100 flown from oil rig after piracy warning

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100 flown from oil rig after piracy warning

KOTA KINABALU: A scare over a purported attack by an armed foreign group on an oil rig off Sabah forced some 100 workers to be flown ashore to their homes on Wednesday. The scare also placed on extra alert all three wings of the Malaysian armed forces as well as the police, whose units were sent out to secure the Shell oil rig in the South China Sea.

Deployed from Labuan and other Sabah west coast barracks, the security forces surrounded the sea area around the oil rig, named St Joseph, situated about an hour's boat ride from Kota Belud and close to Pulau Mantanani and Pulau Tiga.

However, it turned out to be only a scare, according to sources.

By the time the matter was cleared up, rumours had spread that pirates had attacked an oil rig, and Shell workers began returning to Miri, Labuan and here.

"It is an over-reaction to a routine security advisory," Kota Belud district police chief Deputy Supt Dandi Jamal said yesterday.

He said the matter had been blown out of proportion after a routine security advisory message was given to Shell officials telling them to be on the alert against any suspicious sightings.

DSP Dandi said the company management, fearing for the safety of their staff, decided to evacuate their workers from the St Joseph rig.

"I do not know why they reacted that way.

"We usually keep in touch with the Shell officials in Kota Belud. The last reminder was sent in person instead of the normal radio or telephone communication.

"Maybe they took it seriously," DSP Dandi said, adding that in small towns like Kota Belud police usually meet the people personally to convey messages instead of telephoning.


-- Martin Thompson (mthom1927@aol.com), July 06, 2001


Hi! Martin, you being the reporter, could always find the pieces. As if anyone had enough intelligence to piece them together. Or to know when to sort the wheat from the whey. I have a challenge for you, I have exausted my measures. Ran across an Internet testimony which said: Eighty Sailors at N.A.S. Great Lakes, were given the mundane task of cleaning and repainting some war heads. Next thing you know, the humans are stricken with the "Flesh Eating thing is growing at the rate of 4 inches an hour. Story said, 76 of the 80, died before midnight. Normally, I would discount this. Along with the tabloids. No one took Rosewood seriously did they? Did any die from cleaning and painting War Heads at NAS Great Lakes? If so, Why? and why was it not on the news? I pass this ball to you, to discount or validate.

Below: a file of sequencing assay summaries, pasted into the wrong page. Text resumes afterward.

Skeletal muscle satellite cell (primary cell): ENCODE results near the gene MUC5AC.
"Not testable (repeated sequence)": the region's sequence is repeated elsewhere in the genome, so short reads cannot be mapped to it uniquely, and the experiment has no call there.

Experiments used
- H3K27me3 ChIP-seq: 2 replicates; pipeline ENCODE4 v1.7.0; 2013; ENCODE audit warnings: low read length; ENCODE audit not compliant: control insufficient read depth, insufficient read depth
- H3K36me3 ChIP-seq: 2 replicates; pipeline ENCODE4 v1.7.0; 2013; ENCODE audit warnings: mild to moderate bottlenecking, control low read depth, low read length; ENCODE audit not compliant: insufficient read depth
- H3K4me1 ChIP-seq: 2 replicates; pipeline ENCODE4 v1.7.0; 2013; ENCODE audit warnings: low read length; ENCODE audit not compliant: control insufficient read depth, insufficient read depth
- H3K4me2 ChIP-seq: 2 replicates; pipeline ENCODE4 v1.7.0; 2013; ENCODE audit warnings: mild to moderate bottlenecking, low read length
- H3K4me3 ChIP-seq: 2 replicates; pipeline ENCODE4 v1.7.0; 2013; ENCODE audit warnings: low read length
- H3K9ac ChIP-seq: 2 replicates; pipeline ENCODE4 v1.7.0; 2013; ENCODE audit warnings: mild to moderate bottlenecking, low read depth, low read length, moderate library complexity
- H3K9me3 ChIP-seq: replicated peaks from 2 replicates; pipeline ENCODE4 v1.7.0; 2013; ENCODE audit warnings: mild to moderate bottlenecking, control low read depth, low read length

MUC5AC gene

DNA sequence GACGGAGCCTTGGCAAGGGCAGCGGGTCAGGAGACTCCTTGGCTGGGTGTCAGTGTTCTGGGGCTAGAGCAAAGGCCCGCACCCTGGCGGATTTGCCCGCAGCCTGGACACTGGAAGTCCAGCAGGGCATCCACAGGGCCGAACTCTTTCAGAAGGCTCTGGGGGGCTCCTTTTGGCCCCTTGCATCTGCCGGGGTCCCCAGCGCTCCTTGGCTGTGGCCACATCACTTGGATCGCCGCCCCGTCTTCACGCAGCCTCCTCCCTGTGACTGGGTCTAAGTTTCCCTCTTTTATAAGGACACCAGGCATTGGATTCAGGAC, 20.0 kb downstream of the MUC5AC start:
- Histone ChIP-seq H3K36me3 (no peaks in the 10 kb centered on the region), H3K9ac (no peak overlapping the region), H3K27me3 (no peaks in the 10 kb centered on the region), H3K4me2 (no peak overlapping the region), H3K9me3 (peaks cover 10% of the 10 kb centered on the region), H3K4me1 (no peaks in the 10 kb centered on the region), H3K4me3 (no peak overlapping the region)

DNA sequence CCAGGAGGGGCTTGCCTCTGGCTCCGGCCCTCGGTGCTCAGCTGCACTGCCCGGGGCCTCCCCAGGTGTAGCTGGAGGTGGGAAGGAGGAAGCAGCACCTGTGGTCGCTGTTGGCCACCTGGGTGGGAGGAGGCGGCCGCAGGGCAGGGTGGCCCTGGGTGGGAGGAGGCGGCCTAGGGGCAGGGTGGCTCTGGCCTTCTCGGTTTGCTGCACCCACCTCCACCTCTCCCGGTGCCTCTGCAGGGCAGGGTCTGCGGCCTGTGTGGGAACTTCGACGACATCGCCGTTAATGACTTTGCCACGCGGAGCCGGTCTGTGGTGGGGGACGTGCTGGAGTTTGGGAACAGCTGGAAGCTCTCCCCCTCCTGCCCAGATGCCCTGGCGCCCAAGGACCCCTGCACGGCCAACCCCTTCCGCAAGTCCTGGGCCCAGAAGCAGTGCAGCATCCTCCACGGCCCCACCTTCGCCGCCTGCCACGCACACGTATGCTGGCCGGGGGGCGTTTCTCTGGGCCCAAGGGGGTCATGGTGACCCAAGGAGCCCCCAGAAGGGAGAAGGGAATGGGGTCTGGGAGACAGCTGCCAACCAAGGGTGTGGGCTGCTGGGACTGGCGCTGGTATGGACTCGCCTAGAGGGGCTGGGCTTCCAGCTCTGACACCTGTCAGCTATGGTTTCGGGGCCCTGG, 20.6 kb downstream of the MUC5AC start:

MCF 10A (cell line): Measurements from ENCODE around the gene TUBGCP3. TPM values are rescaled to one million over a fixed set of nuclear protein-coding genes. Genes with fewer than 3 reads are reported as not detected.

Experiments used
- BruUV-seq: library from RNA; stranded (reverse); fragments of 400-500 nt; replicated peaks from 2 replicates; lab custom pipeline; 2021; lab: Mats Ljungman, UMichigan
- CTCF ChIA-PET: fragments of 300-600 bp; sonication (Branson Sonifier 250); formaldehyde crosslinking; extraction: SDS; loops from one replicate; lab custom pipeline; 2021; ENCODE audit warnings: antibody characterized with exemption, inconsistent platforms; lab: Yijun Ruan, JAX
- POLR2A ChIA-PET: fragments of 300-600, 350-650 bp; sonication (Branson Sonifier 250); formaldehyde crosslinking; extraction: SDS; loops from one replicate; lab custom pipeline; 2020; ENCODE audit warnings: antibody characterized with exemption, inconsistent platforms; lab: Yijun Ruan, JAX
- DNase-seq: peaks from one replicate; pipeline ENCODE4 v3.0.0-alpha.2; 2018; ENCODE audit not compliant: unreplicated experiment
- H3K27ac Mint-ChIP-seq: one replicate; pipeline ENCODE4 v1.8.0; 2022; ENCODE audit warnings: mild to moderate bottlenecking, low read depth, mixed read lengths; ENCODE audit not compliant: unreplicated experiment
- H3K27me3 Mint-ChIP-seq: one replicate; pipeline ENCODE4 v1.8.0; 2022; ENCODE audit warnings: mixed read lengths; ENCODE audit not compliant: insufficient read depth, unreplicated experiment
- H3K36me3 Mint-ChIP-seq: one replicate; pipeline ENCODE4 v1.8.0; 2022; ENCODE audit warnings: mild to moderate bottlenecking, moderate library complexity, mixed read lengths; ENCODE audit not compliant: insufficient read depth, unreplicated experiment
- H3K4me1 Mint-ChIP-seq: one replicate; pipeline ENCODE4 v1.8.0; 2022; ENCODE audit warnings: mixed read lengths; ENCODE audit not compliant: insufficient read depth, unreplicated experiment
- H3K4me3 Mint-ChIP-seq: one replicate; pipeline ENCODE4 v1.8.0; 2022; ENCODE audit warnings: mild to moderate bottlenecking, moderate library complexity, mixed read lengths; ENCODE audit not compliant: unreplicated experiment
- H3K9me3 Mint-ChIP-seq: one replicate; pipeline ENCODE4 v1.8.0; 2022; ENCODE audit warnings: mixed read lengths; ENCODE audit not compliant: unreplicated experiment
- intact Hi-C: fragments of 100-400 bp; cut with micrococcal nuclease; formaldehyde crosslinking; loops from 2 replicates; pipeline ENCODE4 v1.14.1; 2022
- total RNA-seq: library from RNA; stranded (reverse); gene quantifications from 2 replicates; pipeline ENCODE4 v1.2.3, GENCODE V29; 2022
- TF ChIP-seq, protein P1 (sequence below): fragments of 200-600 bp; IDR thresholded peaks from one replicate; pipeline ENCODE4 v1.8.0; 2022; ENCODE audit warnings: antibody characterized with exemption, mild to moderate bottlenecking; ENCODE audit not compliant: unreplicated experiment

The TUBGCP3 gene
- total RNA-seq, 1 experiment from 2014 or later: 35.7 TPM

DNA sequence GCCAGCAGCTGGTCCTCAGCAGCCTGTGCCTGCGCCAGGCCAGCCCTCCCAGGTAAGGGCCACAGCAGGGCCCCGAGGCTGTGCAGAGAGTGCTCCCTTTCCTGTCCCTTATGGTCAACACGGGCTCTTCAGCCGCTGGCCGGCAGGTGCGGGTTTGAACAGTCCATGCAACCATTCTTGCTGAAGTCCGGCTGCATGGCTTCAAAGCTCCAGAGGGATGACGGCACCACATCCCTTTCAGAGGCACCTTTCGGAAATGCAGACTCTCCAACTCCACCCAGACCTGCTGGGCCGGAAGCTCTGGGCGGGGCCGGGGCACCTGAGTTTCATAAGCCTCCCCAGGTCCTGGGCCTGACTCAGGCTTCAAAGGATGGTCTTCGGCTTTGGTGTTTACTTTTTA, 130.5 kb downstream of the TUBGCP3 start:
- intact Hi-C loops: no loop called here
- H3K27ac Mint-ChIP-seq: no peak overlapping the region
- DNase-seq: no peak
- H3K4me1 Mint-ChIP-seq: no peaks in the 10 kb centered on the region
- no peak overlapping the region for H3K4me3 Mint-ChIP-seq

-- Gate Keeper (forus@all.com), July 06, 2001.

In this day and age it's hard to believe that such things are possible. It's like a science fiction movie.

-- LillyLP (lillyLP@aol.com), July 06, 2001.

Re this flesh eating bacteria story. It sounds like one of those internet legends. I don't think that that many would die in such a short time. I am sure that Andre could enlighten us on this. Never the less I will search around and see if there is anything to it.

-- Martin Thompson (mthom1927@aol.com), July 06, 2001.

Agreed, this sure sounds like one of those internet-fueled Urban Legends (akin to the amazingly long-lived "banana/flesh-eating bacteria" story). Haven't heard of anything like this from my professional sources, and the information provided doesn't make a whole lot of sense.

I don't have time to check the usual sources like www.snopes.com at the moment, but that's a good place to look.

-- Andre Weltman (aweltman@state.pa.us), July 06, 2001.

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